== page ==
Treasury Select Committee calls on government to stall procurement of £450m Liverpool hospital
A high-powered committee of MPs has attacked the government’s “extremely inefficient” use of PFI funding and called on it to stall procurement of a £450m PFI hospital in Liverpool.
The Treasury Select Committee branded the model “poor value for money” in a report published following its inquiry into PFI in July.
The MPs also called on the coalition to stall procurement of the Royal Liverpool hospital to run the rule over its costs.
Carillion and Interserve were last month named as the final two bidders on the scheme, which has been used as a case study in the MPs’ report.
The report also highlighted soaring borrowing costs, with the average cost of capital for low risk PFI projects standing at 8% - double the rate of government borrowing.
Analysis contained in the report suggests paying off PFI debt of £1bn could cost taxpayers the equivalent of paying off direct government debt of £1.7bn.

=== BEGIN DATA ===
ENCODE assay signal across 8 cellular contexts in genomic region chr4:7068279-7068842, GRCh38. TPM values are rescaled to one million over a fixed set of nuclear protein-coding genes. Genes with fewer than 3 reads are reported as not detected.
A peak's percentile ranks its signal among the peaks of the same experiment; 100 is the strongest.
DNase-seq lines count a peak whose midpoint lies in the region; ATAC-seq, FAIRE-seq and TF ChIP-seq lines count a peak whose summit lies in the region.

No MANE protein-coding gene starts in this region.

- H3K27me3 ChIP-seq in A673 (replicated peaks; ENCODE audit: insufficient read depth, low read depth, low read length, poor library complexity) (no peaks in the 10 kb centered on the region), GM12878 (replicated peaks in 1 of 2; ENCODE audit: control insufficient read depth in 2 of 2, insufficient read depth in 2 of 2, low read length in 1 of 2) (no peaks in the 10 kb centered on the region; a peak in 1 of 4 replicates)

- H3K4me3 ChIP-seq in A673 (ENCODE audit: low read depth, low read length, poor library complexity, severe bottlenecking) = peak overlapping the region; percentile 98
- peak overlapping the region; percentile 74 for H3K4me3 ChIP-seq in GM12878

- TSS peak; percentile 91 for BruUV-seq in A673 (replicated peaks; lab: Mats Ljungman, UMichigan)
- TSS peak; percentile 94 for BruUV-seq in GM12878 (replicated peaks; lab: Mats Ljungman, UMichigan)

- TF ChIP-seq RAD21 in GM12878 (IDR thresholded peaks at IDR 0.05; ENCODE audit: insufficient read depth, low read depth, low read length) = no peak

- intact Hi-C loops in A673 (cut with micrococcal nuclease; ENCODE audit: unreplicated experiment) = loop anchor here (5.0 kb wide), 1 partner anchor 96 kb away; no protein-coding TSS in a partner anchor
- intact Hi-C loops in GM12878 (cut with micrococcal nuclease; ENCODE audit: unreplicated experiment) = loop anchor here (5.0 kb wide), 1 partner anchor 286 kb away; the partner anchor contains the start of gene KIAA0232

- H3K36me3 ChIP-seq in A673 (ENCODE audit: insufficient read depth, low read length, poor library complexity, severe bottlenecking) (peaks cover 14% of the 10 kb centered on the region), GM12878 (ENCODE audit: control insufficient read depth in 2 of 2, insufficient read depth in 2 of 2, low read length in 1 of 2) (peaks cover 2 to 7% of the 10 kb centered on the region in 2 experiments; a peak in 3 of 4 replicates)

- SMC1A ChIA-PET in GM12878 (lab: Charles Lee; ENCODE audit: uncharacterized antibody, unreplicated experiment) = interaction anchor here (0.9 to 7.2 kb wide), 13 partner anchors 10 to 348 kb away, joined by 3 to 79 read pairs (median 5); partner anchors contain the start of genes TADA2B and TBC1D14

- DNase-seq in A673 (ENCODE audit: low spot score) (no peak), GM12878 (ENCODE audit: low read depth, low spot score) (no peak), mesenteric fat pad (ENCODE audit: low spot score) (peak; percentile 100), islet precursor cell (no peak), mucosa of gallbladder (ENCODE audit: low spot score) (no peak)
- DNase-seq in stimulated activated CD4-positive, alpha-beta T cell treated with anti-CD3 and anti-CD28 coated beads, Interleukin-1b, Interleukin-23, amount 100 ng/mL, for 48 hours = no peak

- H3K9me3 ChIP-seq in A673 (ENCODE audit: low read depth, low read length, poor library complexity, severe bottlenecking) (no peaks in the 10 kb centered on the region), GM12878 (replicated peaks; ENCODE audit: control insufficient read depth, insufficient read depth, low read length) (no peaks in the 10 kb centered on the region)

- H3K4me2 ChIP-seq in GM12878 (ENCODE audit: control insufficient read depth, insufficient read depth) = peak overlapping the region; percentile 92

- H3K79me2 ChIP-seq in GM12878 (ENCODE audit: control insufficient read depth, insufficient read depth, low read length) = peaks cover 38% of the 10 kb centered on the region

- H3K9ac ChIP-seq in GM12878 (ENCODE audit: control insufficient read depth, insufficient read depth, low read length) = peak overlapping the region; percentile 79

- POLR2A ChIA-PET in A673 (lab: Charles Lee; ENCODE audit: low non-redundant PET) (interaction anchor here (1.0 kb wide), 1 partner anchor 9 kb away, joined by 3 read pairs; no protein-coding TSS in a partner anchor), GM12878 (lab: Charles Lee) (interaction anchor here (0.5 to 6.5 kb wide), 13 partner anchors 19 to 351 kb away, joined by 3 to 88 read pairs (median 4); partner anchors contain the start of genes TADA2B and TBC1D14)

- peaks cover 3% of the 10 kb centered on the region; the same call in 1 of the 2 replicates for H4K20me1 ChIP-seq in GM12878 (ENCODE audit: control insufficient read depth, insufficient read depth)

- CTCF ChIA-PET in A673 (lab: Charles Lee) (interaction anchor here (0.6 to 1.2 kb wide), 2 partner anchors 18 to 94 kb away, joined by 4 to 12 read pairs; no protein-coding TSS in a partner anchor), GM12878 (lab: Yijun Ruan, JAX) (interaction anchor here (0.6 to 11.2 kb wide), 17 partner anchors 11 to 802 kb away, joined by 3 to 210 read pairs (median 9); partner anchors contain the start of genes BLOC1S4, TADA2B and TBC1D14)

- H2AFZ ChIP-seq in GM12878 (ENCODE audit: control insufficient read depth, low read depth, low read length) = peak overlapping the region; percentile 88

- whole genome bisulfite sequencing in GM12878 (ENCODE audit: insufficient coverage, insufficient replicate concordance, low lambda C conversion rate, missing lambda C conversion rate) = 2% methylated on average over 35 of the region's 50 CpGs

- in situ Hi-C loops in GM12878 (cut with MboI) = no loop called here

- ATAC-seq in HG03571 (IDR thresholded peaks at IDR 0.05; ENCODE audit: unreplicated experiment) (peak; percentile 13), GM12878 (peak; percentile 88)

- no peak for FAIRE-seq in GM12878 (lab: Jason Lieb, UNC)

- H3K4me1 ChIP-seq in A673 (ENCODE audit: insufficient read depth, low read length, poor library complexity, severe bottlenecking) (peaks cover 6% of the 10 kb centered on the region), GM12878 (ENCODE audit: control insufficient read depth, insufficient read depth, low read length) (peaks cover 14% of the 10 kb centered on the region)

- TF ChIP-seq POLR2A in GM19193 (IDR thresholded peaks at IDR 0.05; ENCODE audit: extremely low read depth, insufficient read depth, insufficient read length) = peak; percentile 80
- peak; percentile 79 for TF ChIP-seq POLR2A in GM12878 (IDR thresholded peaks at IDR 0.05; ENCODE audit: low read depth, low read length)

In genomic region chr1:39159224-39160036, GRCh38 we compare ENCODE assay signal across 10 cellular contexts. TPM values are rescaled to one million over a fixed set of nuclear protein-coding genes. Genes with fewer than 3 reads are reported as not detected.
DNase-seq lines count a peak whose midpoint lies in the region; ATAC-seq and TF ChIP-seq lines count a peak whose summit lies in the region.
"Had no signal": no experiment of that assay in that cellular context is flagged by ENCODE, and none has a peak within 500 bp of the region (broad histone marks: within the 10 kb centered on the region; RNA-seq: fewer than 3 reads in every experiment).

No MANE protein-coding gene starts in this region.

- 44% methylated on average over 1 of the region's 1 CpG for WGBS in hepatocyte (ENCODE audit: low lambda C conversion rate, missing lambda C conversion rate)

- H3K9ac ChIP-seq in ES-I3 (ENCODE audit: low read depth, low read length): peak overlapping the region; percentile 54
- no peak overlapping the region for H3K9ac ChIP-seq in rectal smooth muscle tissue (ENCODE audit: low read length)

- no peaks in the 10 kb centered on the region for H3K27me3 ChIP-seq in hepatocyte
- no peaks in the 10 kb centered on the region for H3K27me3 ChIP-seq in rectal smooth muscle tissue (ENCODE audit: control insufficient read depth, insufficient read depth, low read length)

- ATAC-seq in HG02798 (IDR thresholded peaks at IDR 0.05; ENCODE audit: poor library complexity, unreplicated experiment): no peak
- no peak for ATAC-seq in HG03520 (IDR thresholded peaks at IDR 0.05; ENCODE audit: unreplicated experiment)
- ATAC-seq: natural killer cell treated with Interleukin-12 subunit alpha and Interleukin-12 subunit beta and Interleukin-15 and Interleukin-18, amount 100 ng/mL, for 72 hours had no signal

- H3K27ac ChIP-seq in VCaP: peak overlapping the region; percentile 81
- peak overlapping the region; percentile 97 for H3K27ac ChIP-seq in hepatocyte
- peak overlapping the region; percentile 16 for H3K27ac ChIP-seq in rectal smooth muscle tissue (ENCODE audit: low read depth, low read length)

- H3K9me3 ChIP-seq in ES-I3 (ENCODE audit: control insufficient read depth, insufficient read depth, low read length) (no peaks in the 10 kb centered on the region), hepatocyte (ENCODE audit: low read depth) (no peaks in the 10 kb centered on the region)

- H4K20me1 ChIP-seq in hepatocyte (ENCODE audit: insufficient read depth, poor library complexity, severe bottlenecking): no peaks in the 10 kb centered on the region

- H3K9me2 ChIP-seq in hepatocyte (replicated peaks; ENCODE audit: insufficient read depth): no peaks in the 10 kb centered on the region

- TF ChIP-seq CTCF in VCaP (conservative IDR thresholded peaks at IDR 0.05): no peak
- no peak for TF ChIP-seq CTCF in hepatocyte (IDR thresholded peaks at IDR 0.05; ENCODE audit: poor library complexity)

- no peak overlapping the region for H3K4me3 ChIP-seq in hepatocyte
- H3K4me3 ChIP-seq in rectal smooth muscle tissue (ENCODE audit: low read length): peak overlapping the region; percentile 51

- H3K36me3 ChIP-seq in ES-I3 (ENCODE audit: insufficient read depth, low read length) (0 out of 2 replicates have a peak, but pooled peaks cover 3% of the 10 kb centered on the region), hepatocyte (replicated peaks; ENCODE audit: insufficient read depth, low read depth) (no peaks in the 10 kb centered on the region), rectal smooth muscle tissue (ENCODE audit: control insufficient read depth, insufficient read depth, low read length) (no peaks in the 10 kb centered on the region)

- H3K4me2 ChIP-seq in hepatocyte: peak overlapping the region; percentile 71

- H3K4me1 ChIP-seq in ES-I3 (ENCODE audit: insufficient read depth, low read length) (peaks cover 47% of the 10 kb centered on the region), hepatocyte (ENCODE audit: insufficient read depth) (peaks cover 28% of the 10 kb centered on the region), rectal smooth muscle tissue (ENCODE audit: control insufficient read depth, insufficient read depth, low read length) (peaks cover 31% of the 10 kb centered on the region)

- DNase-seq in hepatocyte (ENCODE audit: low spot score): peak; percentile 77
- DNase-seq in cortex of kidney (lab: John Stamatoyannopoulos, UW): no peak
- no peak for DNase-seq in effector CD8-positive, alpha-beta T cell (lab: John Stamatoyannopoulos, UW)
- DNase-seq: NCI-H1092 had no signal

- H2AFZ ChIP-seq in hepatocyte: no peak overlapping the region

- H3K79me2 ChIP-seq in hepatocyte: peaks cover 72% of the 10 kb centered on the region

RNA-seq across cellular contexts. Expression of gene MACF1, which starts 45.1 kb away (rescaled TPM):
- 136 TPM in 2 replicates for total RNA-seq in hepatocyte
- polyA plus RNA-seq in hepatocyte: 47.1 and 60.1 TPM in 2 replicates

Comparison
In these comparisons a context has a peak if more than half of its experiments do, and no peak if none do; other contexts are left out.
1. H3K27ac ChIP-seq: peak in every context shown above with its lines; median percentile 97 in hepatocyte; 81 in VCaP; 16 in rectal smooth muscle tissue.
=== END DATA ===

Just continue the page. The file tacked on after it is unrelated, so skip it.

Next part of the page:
The report concluded: “We believe that a financial model that routinely finds in favour of the PFI route, after the significant increases in finance costs in the wake of the financial crisis is unlikely to be fundamentally sound.”
“We do not believe that PFI can be relied upon to provide good value for money without substantial reform.”
Andrew Tyrie, the Tory MP who chairs the committee, said: “PFI means getting something now and paying later. Any Whitehall department could be excused for becoming addicted to that.
“We cannot carry on as were are, expecting the next generation of taxpayers to pick up the tab. PFI should only be used where we can show clear benefits for the taxpayer.”
But the CBI defended the use of PFI, saying it was “absolutely essential” for continued investment in public building projects.
Dr Neil Bentley, CBI deputy director-general, said:”The Committee’s report is right to say lessons from the past need to be heeded, and PFI must only be used when it is appropriate and offers the best value for money.
“But with the state of the public finances, it is absolutely essential we attract the billions of pounds of private finance needed to upgrade our national infrastructure and boost jobs and growth.
“To do this, investors need confidence, and the Government must decide sooner rather than later how PFI will evolve, alongside a range of alternatives, such as Tax Increment Funding and Pension Fund Financing.
“It’s worth remembering that without PFI we would not have seen hundreds of much-needed hospitals, schools and homes delivered on time and within budget.”